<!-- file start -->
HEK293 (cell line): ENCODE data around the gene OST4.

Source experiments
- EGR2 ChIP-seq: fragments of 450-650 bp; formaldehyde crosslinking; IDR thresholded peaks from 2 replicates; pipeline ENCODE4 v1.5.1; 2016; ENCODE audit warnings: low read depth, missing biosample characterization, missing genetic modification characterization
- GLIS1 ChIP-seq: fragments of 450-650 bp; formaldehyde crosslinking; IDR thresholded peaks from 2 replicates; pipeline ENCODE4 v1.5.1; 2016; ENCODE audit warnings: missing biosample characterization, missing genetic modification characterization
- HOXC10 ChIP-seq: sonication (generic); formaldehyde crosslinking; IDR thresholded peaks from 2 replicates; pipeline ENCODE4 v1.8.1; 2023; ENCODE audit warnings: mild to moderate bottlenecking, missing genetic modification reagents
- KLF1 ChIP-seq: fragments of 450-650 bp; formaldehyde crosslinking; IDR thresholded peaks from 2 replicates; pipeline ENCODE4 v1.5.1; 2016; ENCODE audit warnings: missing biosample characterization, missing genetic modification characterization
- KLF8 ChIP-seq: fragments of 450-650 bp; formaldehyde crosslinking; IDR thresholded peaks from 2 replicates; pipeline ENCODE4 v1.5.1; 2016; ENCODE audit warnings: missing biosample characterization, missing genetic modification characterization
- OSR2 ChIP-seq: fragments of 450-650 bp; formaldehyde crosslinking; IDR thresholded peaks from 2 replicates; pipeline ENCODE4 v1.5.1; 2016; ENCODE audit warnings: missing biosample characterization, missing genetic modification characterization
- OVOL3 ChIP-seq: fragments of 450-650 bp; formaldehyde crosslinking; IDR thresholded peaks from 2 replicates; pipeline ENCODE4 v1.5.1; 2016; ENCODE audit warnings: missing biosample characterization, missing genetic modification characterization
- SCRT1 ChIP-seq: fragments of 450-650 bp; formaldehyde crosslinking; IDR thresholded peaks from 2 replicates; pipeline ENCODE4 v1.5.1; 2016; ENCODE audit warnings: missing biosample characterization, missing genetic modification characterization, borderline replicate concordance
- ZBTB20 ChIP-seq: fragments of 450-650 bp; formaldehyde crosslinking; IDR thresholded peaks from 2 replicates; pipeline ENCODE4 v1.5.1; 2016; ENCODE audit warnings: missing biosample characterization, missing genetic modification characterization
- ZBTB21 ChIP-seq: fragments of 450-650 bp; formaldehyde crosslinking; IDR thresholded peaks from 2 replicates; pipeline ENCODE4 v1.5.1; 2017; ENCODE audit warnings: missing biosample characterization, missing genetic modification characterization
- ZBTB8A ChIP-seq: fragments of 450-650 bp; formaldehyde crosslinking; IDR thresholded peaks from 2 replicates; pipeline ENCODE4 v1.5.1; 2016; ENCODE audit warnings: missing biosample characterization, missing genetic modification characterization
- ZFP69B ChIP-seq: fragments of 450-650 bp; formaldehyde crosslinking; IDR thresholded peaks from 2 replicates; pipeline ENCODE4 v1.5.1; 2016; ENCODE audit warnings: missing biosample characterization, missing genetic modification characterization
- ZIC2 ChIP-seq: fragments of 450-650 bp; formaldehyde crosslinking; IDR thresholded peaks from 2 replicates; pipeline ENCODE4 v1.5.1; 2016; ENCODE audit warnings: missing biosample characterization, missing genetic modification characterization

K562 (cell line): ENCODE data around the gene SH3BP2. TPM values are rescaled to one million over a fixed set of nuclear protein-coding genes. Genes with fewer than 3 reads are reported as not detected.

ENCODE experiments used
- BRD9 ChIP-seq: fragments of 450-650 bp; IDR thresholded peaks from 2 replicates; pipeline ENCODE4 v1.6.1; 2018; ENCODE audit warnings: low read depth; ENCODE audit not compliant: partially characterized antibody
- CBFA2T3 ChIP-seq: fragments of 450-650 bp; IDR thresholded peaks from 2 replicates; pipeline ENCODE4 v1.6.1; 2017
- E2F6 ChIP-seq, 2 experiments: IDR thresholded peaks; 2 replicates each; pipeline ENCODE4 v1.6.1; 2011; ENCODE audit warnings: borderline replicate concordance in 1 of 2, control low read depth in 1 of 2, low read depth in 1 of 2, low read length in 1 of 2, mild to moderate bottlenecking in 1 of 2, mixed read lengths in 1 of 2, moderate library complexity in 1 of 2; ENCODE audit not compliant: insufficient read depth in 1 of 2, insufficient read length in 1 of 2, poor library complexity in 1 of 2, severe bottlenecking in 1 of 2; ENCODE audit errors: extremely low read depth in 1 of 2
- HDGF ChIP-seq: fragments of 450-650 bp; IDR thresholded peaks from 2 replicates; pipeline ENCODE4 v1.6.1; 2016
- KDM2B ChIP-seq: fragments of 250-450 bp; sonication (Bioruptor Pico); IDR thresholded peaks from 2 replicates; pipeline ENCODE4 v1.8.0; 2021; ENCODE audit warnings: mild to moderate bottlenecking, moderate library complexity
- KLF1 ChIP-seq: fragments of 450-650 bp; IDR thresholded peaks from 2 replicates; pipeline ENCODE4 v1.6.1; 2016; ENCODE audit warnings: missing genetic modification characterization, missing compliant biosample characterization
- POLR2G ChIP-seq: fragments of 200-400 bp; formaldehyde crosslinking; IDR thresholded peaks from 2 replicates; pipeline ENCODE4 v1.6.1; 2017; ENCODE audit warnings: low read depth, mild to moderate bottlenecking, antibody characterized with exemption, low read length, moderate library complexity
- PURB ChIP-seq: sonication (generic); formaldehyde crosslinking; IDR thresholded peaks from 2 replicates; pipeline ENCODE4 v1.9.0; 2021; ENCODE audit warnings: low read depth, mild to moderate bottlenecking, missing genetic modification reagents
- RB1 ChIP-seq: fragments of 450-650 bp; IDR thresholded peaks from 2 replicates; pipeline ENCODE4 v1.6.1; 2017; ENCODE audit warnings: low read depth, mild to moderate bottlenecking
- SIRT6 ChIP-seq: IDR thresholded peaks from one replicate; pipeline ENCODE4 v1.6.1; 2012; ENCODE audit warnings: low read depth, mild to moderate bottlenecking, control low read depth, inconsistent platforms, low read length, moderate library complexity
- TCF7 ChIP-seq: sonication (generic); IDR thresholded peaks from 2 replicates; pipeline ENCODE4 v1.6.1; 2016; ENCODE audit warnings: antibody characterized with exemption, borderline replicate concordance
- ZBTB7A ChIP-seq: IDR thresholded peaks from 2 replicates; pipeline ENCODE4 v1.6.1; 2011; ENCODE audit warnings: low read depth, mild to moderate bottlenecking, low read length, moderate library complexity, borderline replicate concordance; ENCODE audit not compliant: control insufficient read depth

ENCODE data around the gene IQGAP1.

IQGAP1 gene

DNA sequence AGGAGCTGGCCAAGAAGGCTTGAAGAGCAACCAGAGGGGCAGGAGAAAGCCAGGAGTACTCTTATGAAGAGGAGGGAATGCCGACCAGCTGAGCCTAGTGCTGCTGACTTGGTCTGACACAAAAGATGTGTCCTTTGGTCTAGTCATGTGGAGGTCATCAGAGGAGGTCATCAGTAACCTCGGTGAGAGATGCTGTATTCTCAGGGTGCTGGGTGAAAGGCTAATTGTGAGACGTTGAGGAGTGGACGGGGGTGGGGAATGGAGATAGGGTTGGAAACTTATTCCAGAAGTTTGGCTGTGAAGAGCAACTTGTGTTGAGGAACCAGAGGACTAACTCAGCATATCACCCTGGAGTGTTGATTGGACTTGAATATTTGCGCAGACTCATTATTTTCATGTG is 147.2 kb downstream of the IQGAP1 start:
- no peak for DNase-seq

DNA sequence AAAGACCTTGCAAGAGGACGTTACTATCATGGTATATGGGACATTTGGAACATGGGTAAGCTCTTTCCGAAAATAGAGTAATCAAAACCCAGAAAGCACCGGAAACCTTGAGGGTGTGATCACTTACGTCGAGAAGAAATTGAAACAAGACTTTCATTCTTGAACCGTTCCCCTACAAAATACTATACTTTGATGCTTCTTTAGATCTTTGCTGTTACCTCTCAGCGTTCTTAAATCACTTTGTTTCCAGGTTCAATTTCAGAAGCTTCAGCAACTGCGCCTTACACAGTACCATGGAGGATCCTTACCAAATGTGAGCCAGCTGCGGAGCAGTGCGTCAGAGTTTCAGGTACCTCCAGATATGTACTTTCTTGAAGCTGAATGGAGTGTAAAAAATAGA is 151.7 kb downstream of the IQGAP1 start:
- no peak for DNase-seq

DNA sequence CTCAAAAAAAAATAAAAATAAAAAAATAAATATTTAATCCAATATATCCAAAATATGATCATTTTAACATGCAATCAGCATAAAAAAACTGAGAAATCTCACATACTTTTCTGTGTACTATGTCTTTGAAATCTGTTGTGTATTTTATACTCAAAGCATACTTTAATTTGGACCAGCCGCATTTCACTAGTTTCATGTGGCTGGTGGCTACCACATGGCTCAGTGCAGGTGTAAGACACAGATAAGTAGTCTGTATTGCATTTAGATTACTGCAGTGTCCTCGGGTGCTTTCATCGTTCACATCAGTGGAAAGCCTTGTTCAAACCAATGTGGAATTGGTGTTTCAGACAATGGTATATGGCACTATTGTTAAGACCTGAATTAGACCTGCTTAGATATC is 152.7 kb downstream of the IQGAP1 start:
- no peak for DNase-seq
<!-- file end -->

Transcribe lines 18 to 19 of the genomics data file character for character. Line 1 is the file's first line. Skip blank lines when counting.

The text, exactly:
- BRD9 ChIP-seq: fragments of 450-650 bp; IDR thresholded peaks from 2 replicates; pipeline ENCODE4 v1.6.1; 2018; ENCODE audit warnings: low read depth; ENCODE audit not compliant: partially characterized antibody
- CBFA2T3 ChIP-seq: fragments of 450-650 bp; IDR thresholded peaks from 2 replicates; pipeline ENCODE4 v1.6.1; 2017